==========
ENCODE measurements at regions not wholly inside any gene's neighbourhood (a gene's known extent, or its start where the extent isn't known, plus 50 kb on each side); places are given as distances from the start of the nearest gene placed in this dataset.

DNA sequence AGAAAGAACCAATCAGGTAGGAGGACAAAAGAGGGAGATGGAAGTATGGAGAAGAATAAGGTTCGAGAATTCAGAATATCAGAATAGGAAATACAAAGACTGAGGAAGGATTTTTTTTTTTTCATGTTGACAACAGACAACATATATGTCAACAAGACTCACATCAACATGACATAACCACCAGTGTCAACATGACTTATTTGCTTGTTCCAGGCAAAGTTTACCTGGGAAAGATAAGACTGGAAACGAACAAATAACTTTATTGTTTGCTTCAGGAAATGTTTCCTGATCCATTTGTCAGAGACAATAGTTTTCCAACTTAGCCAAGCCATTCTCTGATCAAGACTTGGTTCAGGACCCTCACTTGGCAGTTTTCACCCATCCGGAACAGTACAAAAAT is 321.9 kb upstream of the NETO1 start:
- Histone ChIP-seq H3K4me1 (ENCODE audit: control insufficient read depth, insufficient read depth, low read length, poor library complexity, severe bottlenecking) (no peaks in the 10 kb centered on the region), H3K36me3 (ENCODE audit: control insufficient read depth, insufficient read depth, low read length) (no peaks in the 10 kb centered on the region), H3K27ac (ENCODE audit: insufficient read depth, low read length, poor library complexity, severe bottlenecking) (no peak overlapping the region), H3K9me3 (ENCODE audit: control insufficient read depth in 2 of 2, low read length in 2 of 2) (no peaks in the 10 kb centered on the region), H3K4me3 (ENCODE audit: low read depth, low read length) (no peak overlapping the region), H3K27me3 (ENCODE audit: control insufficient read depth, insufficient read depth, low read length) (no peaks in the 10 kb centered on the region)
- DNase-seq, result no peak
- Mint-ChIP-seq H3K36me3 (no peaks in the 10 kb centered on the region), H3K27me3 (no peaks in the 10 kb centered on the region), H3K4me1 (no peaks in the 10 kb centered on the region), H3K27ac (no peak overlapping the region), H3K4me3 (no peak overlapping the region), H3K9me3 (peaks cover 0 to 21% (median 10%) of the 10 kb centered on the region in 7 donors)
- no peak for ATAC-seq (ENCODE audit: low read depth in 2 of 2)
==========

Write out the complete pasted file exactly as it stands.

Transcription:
ENCODE measurements at regions not wholly inside any gene's neighbourhood (a gene's known extent, or its start where the extent isn't known, plus 50 kb on each side); places are given as distances from the start of the nearest gene placed in this dataset.

DNA sequence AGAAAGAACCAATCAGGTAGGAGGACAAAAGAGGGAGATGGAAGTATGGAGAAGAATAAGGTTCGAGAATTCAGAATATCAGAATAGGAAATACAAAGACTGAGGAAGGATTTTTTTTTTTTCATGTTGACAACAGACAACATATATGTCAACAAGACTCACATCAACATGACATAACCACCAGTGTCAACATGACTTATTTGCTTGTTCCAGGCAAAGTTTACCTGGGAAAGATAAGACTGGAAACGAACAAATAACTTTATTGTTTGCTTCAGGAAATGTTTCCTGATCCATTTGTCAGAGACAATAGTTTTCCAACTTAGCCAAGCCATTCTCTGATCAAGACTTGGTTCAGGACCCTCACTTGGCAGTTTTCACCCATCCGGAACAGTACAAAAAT is 321.9 kb upstream of the NETO1 start:
- Histone ChIP-seq H3K4me1 (ENCODE audit: control insufficient read depth, insufficient read depth, low read length, poor library complexity, severe bottlenecking) (no peaks in the 10 kb centered on the region), H3K36me3 (ENCODE audit: control insufficient read depth, insufficient read depth, low read length) (no peaks in the 10 kb centered on the region), H3K27ac (ENCODE audit: insufficient read depth, low read length, poor library complexity, severe bottlenecking) (no peak overlapping the region), H3K9me3 (ENCODE audit: control insufficient read depth in 2 of 2, low read length in 2 of 2) (no peaks in the 10 kb centered on the region), H3K4me3 (ENCODE audit: low read depth, low read length) (no peak overlapping the region), H3K27me3 (ENCODE audit: control insufficient read depth, insufficient read depth, low read length) (no peaks in the 10 kb centered on the region)
- DNase-seq, result no peak
- Mint-ChIP-seq H3K36me3 (no peaks in the 10 kb centered on the region), H3K27me3 (no peaks in the 10 kb centered on the region), H3K4me1 (no peaks in the 10 kb centered on the region), H3K27ac (no peak overlapping the region), H3K4me3 (no peak overlapping the region), H3K9me3 (peaks cover 0 to 21% (median 10%) of the 10 kb centered on the region in 7 donors)
- no peak for ATAC-seq (ENCODE audit: low read depth in 2 of 2)